Video Games Features
Unearthing a Real Secret Society And the Associated Conspiracies With It

Randy Smith | 23 Sep 2015 19:00
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When it came time for a sequel to Spider, I wanted to delve even deeper. What if the puzzle in the story was created by a secret society? And what if that secret society wasn't one I made up but a real one? By researching their ins and outs, I could bury secrets in the game that players could only unearth by doing research of their own, crossing the line from game to reality. We'd already worked hard to blur that line, most notably with the real world location feature which matches the time of day, weather, and even moon phase in the game with what you see outside your window.

And so Shrouded Moon features enigmatic encrypted writing, easily readable if you're a Holy Keeper of the Buried Chambers. Untrained eyes might bypass subtle cues that advertise themselves like a neon sign to any Ascended Scholar. There's an entire string of mysteries I appropriated from real life and not even fully solved myself. I don't know of another game that has done something quite like this, which I call "history hacking." It's drawn in puzzle enthusiasts and history buffs alike. And because it's not contrived with a tidy ending, it is a mystery that could go forever unsolved. A lot like the mystery of the Brooks Library which I've become obsessed with, which isn't even blocking me from continuing with the instructions.

* * * * *

Unlike the Freemasons, the Knights of the Buried Chambers didn't publish membership lists, so there is no proof that George Jones Brooks served high office in the Order as they claimed. However, it's a matter of public record that he collapsed dead on the street just days before he was to deliver the inauguration address for the Brooks Library. He had been on his way to visit it, in fact, his pride and joy and gift to the town he so loved.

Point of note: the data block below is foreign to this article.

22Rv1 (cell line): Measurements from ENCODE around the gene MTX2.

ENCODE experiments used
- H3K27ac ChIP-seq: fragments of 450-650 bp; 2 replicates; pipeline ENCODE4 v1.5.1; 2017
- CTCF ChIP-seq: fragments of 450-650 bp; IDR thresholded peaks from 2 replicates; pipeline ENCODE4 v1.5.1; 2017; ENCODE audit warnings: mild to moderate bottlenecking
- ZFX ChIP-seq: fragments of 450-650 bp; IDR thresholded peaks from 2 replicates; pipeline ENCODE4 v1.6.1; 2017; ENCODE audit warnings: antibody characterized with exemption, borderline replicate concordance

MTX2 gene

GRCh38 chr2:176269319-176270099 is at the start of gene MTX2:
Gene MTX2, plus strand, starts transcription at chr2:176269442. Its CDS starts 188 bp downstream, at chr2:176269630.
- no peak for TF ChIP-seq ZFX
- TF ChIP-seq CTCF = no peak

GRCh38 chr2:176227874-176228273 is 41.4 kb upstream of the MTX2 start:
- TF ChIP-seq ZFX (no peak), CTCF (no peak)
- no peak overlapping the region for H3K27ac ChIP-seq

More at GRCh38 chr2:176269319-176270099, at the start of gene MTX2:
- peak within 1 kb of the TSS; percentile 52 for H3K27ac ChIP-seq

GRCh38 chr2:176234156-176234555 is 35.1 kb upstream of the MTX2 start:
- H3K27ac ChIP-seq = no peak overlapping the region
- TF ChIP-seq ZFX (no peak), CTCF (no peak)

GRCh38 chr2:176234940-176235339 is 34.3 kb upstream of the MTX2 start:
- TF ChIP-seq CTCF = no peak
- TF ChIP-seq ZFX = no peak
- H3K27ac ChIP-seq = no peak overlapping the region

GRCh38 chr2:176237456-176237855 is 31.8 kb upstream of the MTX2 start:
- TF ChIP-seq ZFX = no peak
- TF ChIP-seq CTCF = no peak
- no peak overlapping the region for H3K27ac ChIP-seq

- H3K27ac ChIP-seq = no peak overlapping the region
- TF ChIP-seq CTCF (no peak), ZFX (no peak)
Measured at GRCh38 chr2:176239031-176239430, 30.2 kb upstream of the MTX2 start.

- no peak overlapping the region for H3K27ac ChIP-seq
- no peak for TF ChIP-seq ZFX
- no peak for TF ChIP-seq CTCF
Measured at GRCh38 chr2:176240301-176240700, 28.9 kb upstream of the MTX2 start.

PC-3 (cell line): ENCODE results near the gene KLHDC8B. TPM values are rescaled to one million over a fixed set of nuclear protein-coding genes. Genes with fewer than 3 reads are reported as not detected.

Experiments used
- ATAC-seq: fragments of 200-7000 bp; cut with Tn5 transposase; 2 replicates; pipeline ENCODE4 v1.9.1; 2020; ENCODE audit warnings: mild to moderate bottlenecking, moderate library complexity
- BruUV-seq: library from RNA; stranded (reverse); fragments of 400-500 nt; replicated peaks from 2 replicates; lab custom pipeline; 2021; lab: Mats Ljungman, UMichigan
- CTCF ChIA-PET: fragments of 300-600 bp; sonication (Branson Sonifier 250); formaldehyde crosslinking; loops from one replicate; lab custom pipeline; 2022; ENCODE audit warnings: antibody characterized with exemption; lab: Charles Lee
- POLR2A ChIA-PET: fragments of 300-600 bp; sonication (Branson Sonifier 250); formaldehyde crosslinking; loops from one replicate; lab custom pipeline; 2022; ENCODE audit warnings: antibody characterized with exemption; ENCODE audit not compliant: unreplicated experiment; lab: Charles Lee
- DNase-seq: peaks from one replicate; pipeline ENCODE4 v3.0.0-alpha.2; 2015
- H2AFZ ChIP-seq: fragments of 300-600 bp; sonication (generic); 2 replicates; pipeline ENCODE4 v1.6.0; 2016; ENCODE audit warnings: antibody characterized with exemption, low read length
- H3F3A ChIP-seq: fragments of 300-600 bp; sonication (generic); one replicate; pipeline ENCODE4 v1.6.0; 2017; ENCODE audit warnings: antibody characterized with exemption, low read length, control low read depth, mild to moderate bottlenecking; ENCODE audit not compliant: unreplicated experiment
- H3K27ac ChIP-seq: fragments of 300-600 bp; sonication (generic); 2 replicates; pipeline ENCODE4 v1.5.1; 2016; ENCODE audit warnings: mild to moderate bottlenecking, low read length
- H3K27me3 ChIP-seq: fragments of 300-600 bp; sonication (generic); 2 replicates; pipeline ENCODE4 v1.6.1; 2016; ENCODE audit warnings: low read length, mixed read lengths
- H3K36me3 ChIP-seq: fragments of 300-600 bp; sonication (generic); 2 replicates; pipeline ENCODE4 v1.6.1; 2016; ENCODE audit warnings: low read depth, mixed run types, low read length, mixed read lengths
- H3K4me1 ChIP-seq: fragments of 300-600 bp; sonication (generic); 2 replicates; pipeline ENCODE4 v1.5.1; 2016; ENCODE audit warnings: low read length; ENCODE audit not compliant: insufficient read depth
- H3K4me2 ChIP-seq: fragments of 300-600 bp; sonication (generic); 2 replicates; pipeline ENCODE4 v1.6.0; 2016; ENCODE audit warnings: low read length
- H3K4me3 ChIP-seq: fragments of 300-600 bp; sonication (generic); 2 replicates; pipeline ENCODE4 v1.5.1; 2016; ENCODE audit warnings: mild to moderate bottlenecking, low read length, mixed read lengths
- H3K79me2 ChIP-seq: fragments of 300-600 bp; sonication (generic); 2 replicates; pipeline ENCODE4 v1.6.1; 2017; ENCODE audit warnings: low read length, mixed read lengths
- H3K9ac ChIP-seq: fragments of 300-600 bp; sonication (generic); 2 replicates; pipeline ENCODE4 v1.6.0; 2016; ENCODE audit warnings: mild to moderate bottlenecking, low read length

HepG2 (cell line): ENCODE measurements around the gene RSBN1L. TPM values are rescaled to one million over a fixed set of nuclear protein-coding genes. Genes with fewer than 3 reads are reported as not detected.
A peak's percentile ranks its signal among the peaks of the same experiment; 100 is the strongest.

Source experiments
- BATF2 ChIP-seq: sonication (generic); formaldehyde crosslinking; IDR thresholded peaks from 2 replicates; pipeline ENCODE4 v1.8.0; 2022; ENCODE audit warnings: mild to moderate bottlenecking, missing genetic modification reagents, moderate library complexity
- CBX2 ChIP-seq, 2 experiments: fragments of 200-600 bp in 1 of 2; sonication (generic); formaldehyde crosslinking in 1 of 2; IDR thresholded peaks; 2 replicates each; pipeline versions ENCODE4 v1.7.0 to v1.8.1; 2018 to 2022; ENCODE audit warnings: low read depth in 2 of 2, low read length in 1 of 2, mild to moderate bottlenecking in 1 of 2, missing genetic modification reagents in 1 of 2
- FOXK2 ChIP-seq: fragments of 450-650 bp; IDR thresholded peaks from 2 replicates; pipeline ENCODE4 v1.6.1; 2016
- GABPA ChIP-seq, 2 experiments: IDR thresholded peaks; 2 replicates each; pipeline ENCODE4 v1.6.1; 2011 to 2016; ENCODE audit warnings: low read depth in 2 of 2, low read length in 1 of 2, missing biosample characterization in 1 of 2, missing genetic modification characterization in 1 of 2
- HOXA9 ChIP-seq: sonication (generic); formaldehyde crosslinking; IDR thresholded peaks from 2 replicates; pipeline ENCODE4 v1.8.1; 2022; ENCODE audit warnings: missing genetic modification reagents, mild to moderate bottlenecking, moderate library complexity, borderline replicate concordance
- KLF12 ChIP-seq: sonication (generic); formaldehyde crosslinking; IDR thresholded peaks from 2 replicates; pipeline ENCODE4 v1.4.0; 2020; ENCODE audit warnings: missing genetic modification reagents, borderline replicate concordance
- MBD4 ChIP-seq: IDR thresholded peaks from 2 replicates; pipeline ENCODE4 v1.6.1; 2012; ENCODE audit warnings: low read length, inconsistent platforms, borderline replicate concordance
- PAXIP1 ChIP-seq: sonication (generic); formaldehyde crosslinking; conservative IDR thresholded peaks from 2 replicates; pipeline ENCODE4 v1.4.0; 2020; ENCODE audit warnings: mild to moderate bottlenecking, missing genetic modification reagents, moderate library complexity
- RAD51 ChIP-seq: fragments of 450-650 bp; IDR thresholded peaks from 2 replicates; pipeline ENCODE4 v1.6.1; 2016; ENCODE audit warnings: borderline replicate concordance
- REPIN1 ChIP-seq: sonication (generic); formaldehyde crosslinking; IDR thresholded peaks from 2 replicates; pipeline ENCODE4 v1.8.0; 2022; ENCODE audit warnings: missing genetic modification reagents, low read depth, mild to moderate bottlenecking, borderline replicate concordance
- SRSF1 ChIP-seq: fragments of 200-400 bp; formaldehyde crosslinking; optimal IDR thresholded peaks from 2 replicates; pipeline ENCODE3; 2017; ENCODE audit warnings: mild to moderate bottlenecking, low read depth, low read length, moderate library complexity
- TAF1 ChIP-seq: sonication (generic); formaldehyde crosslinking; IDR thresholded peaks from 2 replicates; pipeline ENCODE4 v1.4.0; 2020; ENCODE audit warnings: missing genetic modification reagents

Reports suggest the Knights hid their documents in the library, and that if you knew where to look you could study them to join The Path To The Light, the Order's indoctrination process. You can find them yourself today with a simple search. Could this have been why the library was demolished? There had recently been a schism, following which the Brooks wing of the Order emerged as a splinter group, coining itself the Reformed Temple. Did the other Temples seek revenge?

I have leafed through historical records, read newspapers from the 1800's, held personal letters penned by George J. himself. There was controversy before the library's demolition. Brooks's will states clearly that his generous gift to the town was given under the condition that it should forever be used as a public library under the control of his board of directors, but that's not what was going down. George had been dead for over 80 years, but his heirs were taking a stand.

* * * * *

"The town has been forced to build the new library. There is nothing personal about the new building."

"The town does not give the library to the people of Brattleboro in the sense that Brooks gave the original library."

"I've been running around getting acquainted with what's been going on since 1887 but have a lot to do before I will be satisfied."

Amongst historical documents, a series of missives handwritten in a broken scrawl caught my eye. Whoever this mysterious writer was, maybe they had answers for me. If they were protesting the library's impending destruction in 1966, maybe they were still around today. The letterhead read "19 Terrace Street." Walking down Terrace, I realized it must have been renumbered at one point. All the numbers are even, the odd side just a steep slope. So much for knocking on the door.

I found an old newspaper article mentioning 19 Terrace that set me on the path to constructing the genealogy of its occupants from graves and obituaries. The trail led back to George J. Brooks via his sister, Lucy, whose descendants called 19 Terrace home. This confirmed my suspicion that the writer was a Brooks heir, but the signature was a problem. It didn't match any known member of the family tree. Who, then, could it be?

* * * * *

I never tracked down my mysterious writer, never attained clarity on the fate of George Brooks and his doomed library. Each time I review this story, I get sucked back into the investigation and wind up fitting one more puzzle piece into place. Like the story of Shrouded Moon, it seems to be one that defies absolute certainty and relies on imagination and interpretation. Some mysteries float outside our reach and are not meant to be secured to the cold, stable earth.

However I did continue much further with those cryptic instructions, and I did weave fact and history into the fiction of our game, Spider: Rite of the Shrouded Moon. If you're intrigued by what you've read, if unsolved mysteries, historical research, and challenging puzzles inspire you, maybe you are a good candidate to set foot in search of the Knights of the Buried Chambers. Myself and George Jones Brooks will be watching for you.

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